The commission rejected that idea, and said the earthquake might have caused the damage. That's significant because it means the plant may not have been as secure against quake damage as officials thought, and that other nuclear plants could be in danger if another major quake hits.
Commission head Kiyoshi Kurokawa wrote that government officials made the disaster worse by interfering with the response. And in a candid rebuke of Japanese society, Kurokawa wrote that the tepid disaster response stemmed from the culture: "our reflexive obedience; our reluctance to question authority; our devotion to 'sticking with the program': our groupism; and our insularity." The author concluded: "This was a disaster 'Made in Japan.'"
'Nothing is left'
Torrential monsoon rains triggered massive flooding in parts of Bangladesh and India, killing some 200 victims and forcing millions from their homes. The floods swept through mostly rural villages during the last week of June and destroyed tens of thousands of acres of crops.
Throngs of hungry and exhausted villagers began trekking back to their communities in early July to survey the damage. Officials estimated the flooding destroyed thousands of homes.
The U.K.-based Barnabas Fund reported that it was providing emergency aid to Christian families struck by the disaster. The report said families would likely need help for the foreseeable future "as they will have to rebuild their lives from scratch."
Meanwhile, in Russia flooding on July 6 killed at least 171 victims and devastated the southern mountain town of Krymsk. Residents of the town of 57,000 said warnings from local officials came too late, and many in the town were sleeping when the flood waters hit. "Nothing is left," resident Ovsen Torosyan, 30, told the Reuters news service. "We are like tramps."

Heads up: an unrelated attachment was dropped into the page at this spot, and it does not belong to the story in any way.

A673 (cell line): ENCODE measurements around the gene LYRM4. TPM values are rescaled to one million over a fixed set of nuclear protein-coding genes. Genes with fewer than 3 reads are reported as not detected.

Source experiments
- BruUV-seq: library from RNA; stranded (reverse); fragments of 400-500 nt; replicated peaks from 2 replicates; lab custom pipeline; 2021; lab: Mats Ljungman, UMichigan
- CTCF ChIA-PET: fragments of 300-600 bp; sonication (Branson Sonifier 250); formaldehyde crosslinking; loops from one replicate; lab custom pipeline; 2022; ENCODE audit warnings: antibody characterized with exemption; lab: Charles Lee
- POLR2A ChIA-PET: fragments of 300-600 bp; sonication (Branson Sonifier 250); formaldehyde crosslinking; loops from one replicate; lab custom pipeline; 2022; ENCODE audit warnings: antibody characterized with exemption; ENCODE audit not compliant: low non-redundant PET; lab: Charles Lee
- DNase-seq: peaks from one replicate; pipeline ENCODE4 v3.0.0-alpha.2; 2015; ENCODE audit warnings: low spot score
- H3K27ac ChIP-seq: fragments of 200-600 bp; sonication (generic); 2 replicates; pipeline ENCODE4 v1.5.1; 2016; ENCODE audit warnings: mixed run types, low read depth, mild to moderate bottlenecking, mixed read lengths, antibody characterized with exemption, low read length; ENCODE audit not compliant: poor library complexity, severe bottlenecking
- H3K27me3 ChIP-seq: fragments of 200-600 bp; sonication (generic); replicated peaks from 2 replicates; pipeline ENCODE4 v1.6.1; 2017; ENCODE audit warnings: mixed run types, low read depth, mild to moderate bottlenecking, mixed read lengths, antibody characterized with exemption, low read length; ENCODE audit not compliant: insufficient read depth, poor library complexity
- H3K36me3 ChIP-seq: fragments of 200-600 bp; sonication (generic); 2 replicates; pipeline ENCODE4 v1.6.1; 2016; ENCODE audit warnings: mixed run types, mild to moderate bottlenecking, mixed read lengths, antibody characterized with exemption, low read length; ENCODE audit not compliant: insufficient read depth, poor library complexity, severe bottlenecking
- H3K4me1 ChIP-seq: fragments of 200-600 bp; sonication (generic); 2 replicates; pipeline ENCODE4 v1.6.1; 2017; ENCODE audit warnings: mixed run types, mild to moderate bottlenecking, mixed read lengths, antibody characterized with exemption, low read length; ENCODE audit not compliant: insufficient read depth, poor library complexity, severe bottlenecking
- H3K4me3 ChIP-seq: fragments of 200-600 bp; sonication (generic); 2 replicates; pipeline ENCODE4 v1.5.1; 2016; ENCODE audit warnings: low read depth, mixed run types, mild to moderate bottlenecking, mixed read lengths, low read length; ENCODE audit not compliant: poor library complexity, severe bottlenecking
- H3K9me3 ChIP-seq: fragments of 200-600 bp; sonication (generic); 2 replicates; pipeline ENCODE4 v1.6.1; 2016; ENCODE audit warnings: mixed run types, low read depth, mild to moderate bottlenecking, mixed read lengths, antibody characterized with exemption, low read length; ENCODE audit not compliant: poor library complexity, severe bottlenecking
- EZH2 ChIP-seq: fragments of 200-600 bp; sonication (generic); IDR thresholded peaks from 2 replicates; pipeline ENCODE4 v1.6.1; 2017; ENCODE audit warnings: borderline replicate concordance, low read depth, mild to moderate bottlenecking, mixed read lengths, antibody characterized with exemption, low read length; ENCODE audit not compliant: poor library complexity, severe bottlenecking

On the morning of June 29, a powerful "derecho"-a wall of powerful, fast-moving thunderstorms-was born over Chicago and swept across Indiana, Ohio, West Virginia, Virginia, and Washington, D.C. The storm's hurricane-force winds killed 24 in its path and left millions without power in the midst of one of Washington's all-time worst heat waves. The 100-plus temperatures made the storm especially violent, and then heat burned on for more than a week as cities set up cooling stations for those still without power.
Some meteorologists used the weather as evidence of man-made global warming: "It's very consistent with what we'd expect in a warming world," Deke Arndt, chief of climate monitoring at the National Climatic Data Center, told The Washington Post. Just over two years ago Washington was under record-setting snow and experiencing one of its coldest winters, which some saw as evidence against global warming. Jane Lubchenco, head of the National Oceanic and Atmospheric Administration, told NPR then, "It is important that people recognize that weather is not the same thing as climate."